The next force is threat of substitutes coming into the industry. These could come in one or more of these product- by-product (e.g. fax for postal service, and email for fax, substitution as need by a new product, generic substitution (i.e. products competing for need) and doing without e.g. beer, tobacco, cannabis.
In planning a business or formulating a strategy, therefore, there is the need to find out how risky is the substitute on the product or service of the organization; can the service or product stand the threat posed by the substitutes? or how easily can consumers switch to these substitutes.
Intensity of rivalry: This concerns the possible entry of competitors into the industry; availability of substitutes and buyers and suppliers control. When this position of the existing organization changes. How can it be affected by the competition? The following must also be considered. Competition is intense where competitors are of equal size e.g. the computer engine search industry until Google emerged. Market growth rates and global customers may increase competition. Also where there is little or no differentiation customers can be easily swayed; acquisition and mergers also enhance a firm’s grip in an industry and thus give it a competitive edge. High fixed cost in an industry through high capital intensity result in competitors cutting prices e.g. Boeing and Airbus.
Like the other analysis a good grasp of the information here is a starting point for successful strategy formulation and business planning.
Whereas industry analysis concerns itself with the issues pertaining in the industry which affects the industry, competitive analysis looks at the marketing and financial indicators, mission statements, R& Ds, and product developments to ascertain where competitors are focusing their priorities and resources.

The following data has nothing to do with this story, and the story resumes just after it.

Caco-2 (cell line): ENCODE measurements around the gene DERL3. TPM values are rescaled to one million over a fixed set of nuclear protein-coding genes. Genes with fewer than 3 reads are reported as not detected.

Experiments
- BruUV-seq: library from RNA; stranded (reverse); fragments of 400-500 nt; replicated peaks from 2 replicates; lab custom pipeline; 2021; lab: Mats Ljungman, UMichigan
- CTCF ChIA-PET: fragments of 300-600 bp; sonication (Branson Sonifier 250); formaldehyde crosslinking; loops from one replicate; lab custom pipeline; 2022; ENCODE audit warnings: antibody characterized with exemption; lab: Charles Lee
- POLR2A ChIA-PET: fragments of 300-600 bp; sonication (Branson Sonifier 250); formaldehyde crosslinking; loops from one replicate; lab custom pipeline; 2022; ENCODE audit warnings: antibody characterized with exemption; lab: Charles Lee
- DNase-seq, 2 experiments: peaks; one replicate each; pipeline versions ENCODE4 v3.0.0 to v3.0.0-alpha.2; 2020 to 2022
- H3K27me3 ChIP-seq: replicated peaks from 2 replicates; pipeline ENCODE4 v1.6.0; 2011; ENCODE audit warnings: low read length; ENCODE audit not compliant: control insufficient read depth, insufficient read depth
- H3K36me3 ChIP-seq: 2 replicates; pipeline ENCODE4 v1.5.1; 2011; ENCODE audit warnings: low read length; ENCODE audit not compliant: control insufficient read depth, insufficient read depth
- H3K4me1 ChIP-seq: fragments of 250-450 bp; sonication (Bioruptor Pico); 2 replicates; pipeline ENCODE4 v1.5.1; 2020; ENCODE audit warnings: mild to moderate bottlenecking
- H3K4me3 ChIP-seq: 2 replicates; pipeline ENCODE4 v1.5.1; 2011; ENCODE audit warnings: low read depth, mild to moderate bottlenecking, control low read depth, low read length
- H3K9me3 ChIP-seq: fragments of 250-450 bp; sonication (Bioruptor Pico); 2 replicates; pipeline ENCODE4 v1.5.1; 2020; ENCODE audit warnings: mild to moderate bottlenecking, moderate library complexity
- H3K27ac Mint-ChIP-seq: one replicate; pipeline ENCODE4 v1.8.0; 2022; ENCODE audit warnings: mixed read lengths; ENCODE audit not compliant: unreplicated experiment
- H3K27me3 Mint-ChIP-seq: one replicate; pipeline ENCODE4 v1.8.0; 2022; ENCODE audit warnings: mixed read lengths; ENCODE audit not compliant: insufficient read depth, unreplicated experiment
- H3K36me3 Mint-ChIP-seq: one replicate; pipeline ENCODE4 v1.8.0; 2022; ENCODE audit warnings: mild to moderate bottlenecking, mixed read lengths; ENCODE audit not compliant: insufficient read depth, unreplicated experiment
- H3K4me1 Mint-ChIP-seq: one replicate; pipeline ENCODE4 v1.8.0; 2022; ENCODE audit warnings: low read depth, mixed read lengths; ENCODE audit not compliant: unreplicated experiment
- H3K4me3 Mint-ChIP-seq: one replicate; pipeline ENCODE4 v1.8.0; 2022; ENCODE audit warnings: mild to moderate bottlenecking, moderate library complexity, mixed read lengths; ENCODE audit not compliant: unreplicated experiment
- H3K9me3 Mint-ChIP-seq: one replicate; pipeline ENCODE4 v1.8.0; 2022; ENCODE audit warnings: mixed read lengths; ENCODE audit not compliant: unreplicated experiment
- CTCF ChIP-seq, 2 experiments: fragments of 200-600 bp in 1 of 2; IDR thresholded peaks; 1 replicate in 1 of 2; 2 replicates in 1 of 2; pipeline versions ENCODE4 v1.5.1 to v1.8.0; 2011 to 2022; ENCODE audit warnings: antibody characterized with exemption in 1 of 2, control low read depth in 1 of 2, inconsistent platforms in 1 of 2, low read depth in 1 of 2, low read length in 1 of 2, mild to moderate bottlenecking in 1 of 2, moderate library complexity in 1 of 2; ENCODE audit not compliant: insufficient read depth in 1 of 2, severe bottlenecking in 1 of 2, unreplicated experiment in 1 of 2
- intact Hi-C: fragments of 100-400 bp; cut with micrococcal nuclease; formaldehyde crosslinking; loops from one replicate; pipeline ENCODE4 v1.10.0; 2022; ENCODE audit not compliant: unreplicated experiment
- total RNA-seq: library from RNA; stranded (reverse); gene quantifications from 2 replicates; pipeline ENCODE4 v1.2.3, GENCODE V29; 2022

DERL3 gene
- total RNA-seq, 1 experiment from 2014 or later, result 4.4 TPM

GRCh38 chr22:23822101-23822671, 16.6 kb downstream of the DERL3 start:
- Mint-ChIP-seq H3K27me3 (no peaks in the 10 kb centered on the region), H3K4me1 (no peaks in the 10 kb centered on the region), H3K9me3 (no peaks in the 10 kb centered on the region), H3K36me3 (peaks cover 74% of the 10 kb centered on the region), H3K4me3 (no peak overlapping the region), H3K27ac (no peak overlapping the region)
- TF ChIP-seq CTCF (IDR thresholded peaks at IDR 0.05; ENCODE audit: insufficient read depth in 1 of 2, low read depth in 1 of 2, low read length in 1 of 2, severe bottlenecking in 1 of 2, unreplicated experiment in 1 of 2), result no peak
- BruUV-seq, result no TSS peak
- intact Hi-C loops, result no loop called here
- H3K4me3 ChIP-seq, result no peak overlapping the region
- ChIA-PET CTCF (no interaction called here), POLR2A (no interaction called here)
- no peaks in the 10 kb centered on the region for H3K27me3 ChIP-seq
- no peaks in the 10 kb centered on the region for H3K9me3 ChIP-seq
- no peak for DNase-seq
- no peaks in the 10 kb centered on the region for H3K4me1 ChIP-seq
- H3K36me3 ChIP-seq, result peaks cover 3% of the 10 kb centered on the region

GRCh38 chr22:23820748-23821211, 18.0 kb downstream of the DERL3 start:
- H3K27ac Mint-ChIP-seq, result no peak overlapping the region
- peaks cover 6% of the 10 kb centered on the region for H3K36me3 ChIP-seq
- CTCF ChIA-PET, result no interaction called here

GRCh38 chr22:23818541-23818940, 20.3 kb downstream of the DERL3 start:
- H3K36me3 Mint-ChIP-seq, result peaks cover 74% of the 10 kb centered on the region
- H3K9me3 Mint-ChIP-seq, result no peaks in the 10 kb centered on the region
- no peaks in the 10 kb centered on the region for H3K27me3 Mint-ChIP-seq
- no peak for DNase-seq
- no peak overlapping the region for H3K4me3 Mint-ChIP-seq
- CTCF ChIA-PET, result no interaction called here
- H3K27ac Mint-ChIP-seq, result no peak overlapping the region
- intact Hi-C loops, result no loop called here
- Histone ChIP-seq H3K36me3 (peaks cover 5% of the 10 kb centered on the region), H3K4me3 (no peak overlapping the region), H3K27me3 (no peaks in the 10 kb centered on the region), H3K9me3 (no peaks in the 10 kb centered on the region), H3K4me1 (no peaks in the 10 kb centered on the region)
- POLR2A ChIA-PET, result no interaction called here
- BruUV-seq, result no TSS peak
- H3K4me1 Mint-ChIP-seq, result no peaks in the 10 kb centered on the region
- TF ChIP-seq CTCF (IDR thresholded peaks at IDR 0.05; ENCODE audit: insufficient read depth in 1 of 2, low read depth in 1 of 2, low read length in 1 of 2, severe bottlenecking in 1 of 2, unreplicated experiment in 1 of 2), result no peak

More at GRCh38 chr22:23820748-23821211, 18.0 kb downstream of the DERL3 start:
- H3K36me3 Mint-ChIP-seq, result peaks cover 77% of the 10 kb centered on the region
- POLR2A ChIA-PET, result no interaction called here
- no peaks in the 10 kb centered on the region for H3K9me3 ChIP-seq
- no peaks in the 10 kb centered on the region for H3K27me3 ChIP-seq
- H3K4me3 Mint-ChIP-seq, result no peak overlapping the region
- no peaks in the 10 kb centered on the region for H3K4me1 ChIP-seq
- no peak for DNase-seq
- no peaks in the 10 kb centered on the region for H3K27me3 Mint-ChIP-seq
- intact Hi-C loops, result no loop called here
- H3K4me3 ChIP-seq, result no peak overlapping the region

Some of the marketing aspects to consider under the competitive (competitor) analysis may include finding out how competitors are meeting customer needs in the range of goods or services on offer, affordable pricing, unique features. Consideration must also be sought on the quality and reliability of services and goods provided by competitors. For example Toyota has recently slashed engineering cost for Camry by 30% and was able to launch a new longer wider Sienna Mivan that has a fold-flat rear seat and priced it $1,000 less than its predecessor. Others may include obtaining information either by intelligence or through annual reports, as information are not easily disclosed (for fear of capitalizing on by competitors) over all market share whether that is growing declining or stable, share of specific markets e.g. the UK or US Market; launch of new brands or product – Toyota launched a new brand in the US in 2003; ‘Scion’ aimed at younger buyers, other aspects which might provide relevant marketing information on competitor analysis are changes in promotional tactics, distribution channels and not the least addition of new production or service facilities to improve efficiency and cut cost. A good and recent example is Asda installing radio frequency identification (RFID), a device which would be used to scan bar codes of incoming goods which could save Asda $8.35 billion annually. Fortune, ‘Wal-Mart keeps the change’, November 10,2003 pp 23.
Financial analysis will need to consider the performance of competitors. The competitors’ investment programme in relation to R&D, diversification (mergers and acquisitions as well as staff training and development must also be assessed and analysed. R&D is especially vital in the big companies; it is a key to their survival despite its usually long-term results. Microsoft for example is spending billions to develop its own search engine that will be incorporated in both its online service MSN and its new operating system due in 2006 to combat Google’s dominance in the search engine industry. Fortune, 22 December 2003 pp
To make easier analysis, Porter developed a model, a matrix, which compares the five forces against three levels of intensity, low, medium and high (see fig 1 below). Based on the experience of a well-known retail group in the UK, the illustration portrays one of intense competition from rivals and a high need to maintain its customer base against them. In business planning and strategy, industry analysis helps in the positioning of the business and in the right environment (i.e. getting adapted to the environment and the formulation of strategy. Competitor analysis on the other hand influences business planning and strategy by providing the marketing, financial and other key information about competitors which will help in the business planning and formulating a strategy that will give the organisation the needed competitive advantage.